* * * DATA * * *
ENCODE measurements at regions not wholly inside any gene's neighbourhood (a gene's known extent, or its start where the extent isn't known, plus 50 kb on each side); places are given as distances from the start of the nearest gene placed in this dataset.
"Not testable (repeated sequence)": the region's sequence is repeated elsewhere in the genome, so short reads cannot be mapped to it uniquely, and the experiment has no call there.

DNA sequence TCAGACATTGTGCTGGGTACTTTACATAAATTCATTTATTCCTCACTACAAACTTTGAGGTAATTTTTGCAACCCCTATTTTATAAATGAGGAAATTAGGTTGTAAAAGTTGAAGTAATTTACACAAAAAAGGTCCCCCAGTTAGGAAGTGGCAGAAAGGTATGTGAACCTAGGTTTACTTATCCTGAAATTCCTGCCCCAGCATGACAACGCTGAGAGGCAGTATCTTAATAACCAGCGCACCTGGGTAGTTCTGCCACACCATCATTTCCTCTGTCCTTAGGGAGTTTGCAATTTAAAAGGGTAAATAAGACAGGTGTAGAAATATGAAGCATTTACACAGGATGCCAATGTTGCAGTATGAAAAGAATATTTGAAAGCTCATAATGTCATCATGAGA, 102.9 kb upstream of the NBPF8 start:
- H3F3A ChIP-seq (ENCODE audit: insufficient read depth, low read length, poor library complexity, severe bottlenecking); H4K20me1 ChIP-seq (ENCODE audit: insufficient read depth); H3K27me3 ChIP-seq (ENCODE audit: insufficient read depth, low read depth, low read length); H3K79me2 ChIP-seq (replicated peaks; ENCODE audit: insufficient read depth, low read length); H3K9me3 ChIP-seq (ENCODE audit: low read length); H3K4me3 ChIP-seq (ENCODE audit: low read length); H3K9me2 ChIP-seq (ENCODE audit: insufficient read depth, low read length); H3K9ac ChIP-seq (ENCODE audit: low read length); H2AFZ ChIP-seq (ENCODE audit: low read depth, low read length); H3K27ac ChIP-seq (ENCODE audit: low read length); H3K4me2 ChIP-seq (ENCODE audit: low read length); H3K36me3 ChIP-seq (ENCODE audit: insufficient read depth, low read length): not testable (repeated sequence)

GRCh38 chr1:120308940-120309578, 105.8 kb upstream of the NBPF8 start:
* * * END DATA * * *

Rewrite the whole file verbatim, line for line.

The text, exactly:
ENCODE measurements at regions not wholly inside any gene's neighbourhood (a gene's known extent, or its start where the extent isn't known, plus 50 kb on each side); places are given as distances from the start of the nearest gene placed in this dataset.
"Not testable (repeated sequence)": the region's sequence is repeated elsewhere in the genome, so short reads cannot be mapped to it uniquely, and the experiment has no call there.

DNA sequence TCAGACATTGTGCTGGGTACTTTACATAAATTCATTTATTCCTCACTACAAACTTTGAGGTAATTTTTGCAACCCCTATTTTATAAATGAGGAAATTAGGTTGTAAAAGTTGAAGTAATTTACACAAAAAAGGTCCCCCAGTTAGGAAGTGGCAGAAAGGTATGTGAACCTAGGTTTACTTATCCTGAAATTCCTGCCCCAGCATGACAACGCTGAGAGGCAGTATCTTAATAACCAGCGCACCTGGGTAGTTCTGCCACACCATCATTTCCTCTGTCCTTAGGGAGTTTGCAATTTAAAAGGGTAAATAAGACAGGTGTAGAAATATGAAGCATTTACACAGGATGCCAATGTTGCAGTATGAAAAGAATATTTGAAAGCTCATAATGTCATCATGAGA, 102.9 kb upstream of the NBPF8 start:
- H3F3A ChIP-seq (ENCODE audit: insufficient read depth, low read length, poor library complexity, severe bottlenecking); H4K20me1 ChIP-seq (ENCODE audit: insufficient read depth); H3K27me3 ChIP-seq (ENCODE audit: insufficient read depth, low read depth, low read length); H3K79me2 ChIP-seq (replicated peaks; ENCODE audit: insufficient read depth, low read length); H3K9me3 ChIP-seq (ENCODE audit: low read length); H3K4me3 ChIP-seq (ENCODE audit: low read length); H3K9me2 ChIP-seq (ENCODE audit: insufficient read depth, low read length); H3K9ac ChIP-seq (ENCODE audit: low read length); H2AFZ ChIP-seq (ENCODE audit: low read depth, low read length); H3K27ac ChIP-seq (ENCODE audit: low read length); H3K4me2 ChIP-seq (ENCODE audit: low read length); H3K36me3 ChIP-seq (ENCODE audit: insufficient read depth, low read length): not testable (repeated sequence)

GRCh38 chr1:120308940-120309578, 105.8 kb upstream of the NBPF8 start: